Theme for the Day

Most homeschool moms plan to do it all …

but most weeks, we fall short,

fall behind …

My secret to fitting in most of the extras in our curriculum is to

 do “One More Thing” after our basics …

We have a …

Theme for the Day

Our homeschool mornings start at about 9:30am after chores, farm rounds, milking and breakfast.

Every week,  I plan to cover all these areas in our school work ~

 Overview Year Planner ~ My version of the a Home Model by Clay & Sally Clarkson “The Wholehearted Child”

Our first lesson is Discipleship Studies with a short Bible Study, review our scripture memory, sing a hymn and end with prayer.

Everyone settles down to Disciplined Studies ~ short lessons (+ 10 minutes to 15 minutes each)

  • Maths
  • Spelling
  • Language Arts & Dictation (which is also Handwriting practice for the younger kids)
  • Afrikaans (our 2nd language)

We take a short tea break, some jumping/ skipping/ play with balls or a moment to play with the puppy …

Back to school and we do our core curriculum.  Although this is the major part of the Discussion Studies, it is much more relaxed because it mostly involves my reading aloud while the kids keep busy hands.  In winter we snuggle up in a sunny spot, in summers we sit under a shady tree.

By then it is nearly time for lunch.  We usually fit in “1 More Thing” on the Discovery Studies and my wall chart works  so well ~

  • Monday ~ Main Core = More research on the topic, read additional books, get going with a project or a lapbook, sometimes just catch up on reading.
  • Tuesday ~ Timeline & Science = add details to timeline chart/ Book of Centuries and a lesson from our Exploring Creation Zoology books with a quick notebook page/ minibook element
  • Wednesday ~ Wonderful World = Geography study/map work/ and our regular Nature Study activity
  • Thursday ~ Tea & Poetry & Shakespeare = we simply read and listen and enjoy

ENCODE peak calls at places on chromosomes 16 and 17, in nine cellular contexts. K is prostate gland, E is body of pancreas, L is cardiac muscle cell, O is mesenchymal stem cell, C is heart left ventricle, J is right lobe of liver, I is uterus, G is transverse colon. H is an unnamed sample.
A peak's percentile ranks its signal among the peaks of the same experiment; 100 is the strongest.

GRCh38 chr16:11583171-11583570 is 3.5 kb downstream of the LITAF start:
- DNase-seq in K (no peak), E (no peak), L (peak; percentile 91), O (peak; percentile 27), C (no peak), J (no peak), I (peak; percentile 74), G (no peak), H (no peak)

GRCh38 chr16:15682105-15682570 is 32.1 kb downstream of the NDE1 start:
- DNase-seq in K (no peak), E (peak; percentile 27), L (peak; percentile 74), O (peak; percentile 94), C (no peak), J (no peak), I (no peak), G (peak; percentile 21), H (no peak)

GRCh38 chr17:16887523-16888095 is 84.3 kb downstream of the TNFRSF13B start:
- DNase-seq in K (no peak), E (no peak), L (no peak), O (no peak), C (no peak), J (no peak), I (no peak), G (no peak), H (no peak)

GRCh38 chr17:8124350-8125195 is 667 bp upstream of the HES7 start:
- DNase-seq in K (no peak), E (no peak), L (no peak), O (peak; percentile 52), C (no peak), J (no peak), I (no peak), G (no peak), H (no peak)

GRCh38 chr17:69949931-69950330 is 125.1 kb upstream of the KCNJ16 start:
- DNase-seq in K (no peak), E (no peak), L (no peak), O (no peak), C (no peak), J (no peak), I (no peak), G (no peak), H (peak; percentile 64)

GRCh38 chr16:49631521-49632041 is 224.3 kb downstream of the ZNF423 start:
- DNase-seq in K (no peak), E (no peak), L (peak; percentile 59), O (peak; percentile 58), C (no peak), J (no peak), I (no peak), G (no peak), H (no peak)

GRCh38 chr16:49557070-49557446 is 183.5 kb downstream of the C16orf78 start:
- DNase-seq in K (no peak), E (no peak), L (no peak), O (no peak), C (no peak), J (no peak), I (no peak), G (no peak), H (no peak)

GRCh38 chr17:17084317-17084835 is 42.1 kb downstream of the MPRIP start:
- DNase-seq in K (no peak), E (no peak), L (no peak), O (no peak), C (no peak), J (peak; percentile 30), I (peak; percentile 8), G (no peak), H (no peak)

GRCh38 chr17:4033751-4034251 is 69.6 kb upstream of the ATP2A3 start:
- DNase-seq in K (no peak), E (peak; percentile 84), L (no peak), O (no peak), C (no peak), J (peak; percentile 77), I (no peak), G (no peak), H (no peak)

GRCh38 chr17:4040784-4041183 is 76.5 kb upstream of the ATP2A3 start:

• Friday ~Fine Arts = Famous Composer and Famous Artist of the month. Simply appreciate his music or an artwork.  We sometimes do an art activity or Sketch Tuesday while we listen to the musician.

Now for our reality – we live on a farm very far from any town or shop, so we always take a whole day off to go to town.  That means we always miss one day of the week.  Seldom, if ever, do we stick to every theme on every day, but it is there to remind us what we need to cover each week. I always have to catch up!

I simply join 2 themes and “Do 1 More Thing After Lunch” on another day and catch up.  Some themes work so easily together ~ core & timeline/ Nature Study & Science/ Shakespeare & Fine Arts.

In a nutshell ~ 3 days we do “1 thing after core” and on the 4th or one other day we add “1 more thing after lunch“.  It works for me!

Here is my free Theme of the Day chart for you to download ~

Theme for the Day 2012

For more online inspiration ~

Hope this inspires and encourages you.  If you have some more ideas that work, please share in the comments below. Any questions? Please just ask – other readers may also be wondering …

Blessings,

29 thoughts on “Theme for the Day

  1. Thanks for linking to mine! I love your chart graphics. Did you draw them? We don’t usually get all five days done either, but it keeps me accountable for the things that typically fall through the cracks.

    • @Amyswandering, thank you! Your charts are so much fun! Yes, I drew and painted mine. It was fun! I think that the colors and simple visual concept, along with alliteration keeps it fresh!

  2. Nadene – I admire how you your organize your days – and name them! I adore alliteration :) Like you, we also enjoy Sketch Tuesday sometimes during our composer study. Thank you for sharing our Hodgepodge of extras. The ‘one more thing’ idea really helped change my thinking and was an encouraging way realize we truly could enjoy all those enriching subjects.